Daniel Flavin was born in Jamaica, New York, on April 1, 1933. He studied for the priesthood for a time. During military service in 1954–55, Flavin studied art through the University of Maryland Extension Program in Korea. Upon his return to New York in 1956, he briefly attended the Hans Hofmann School of Fine Arts and studied art history at the New School for Social Research. In 1959, he took drawing and painting classes at Columbia University; this year, he began to make assemblages and collages in addition to painting. Flavin’s early paintings reflect the influence of Abstract Expressionism. His first solo show of constructions and watercolors was held at the Judson Gallery, New York, in 1961.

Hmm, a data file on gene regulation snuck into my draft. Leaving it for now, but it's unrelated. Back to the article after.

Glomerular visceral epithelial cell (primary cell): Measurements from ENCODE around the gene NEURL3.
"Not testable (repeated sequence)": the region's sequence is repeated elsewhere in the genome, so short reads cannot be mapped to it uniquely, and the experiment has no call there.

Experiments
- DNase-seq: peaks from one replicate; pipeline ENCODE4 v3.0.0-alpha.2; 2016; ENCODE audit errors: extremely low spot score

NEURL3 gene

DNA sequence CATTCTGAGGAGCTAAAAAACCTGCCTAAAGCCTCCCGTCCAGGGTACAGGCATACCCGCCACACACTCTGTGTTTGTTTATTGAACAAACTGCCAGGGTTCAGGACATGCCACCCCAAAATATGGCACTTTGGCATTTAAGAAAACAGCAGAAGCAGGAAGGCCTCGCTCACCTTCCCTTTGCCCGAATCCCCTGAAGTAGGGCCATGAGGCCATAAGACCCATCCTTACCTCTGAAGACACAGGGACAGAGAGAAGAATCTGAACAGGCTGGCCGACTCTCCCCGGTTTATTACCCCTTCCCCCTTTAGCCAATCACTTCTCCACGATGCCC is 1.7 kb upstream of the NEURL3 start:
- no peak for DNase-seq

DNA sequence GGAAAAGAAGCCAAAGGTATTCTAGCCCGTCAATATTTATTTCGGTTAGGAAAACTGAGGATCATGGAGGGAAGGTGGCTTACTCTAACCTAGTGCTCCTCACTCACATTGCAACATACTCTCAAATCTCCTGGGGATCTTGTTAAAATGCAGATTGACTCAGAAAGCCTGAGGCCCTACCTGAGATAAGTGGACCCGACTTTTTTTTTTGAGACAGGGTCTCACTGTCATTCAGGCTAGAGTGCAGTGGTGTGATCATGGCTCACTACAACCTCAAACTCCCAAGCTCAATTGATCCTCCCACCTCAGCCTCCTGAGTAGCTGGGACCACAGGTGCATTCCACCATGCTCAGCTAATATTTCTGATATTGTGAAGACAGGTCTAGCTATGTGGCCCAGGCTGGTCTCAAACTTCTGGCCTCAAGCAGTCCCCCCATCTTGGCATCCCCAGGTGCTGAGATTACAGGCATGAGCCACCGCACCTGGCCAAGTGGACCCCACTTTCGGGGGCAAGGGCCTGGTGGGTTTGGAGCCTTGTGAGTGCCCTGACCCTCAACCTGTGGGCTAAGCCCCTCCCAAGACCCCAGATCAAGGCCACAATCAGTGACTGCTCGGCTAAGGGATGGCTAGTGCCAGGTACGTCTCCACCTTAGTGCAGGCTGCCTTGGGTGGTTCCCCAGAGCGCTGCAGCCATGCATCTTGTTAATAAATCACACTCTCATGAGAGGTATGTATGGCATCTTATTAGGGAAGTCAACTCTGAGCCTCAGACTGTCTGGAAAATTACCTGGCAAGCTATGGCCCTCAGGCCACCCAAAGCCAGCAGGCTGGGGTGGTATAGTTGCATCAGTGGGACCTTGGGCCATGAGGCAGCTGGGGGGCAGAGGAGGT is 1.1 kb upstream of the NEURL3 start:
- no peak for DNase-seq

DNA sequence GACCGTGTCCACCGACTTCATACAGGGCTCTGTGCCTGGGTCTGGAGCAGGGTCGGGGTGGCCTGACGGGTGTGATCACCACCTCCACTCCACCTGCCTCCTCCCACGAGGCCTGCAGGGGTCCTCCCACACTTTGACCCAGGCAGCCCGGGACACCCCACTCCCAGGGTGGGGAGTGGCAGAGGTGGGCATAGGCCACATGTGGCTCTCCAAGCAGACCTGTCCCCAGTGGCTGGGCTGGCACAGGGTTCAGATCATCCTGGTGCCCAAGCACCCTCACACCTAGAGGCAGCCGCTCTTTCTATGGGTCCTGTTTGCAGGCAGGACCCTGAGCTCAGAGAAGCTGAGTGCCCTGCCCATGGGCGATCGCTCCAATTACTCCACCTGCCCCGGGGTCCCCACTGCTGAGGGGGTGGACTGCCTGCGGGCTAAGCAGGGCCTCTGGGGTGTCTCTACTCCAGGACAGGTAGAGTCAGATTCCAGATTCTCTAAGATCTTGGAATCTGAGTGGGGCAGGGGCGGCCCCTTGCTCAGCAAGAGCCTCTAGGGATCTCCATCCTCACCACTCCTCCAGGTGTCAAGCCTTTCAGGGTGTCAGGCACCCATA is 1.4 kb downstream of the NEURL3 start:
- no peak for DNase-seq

In the summer of 1961, while working as a guard at the American Museum of Natural History, New York, Flavin started to make sketches for sculptures in which electric lights were incorporated. Late in that year, he made his first light sculptures; he called these “icons.” In 1963, he began to work with colored fluorescent tubes. His sculpture was shown in a solo exhibition, some light, at the Kaymar Gallery, New York, in 1964. In 1967, Flavin was a guest instructor of design at the University of North Carolina in Greensboro. By 1968, he had developed his sculpture into room-size environments of light; this year, he outlined an entire gallery in ultraviolet light at Documenta in Kassel. A retrospective of Flavin’s work was organized by the National Gallery of Canada, Ottawa, in 1969; the exhibition traveled to the Jewish Museum in New York in 1970. Among Flavin’s numerous exhibitions in Europe were solo shows in Cologne in 1974 and Basel in 1975. He has executed many commissions, including the lighting of several tracks at Grand Central Station in New York in 1976. He died in 1996.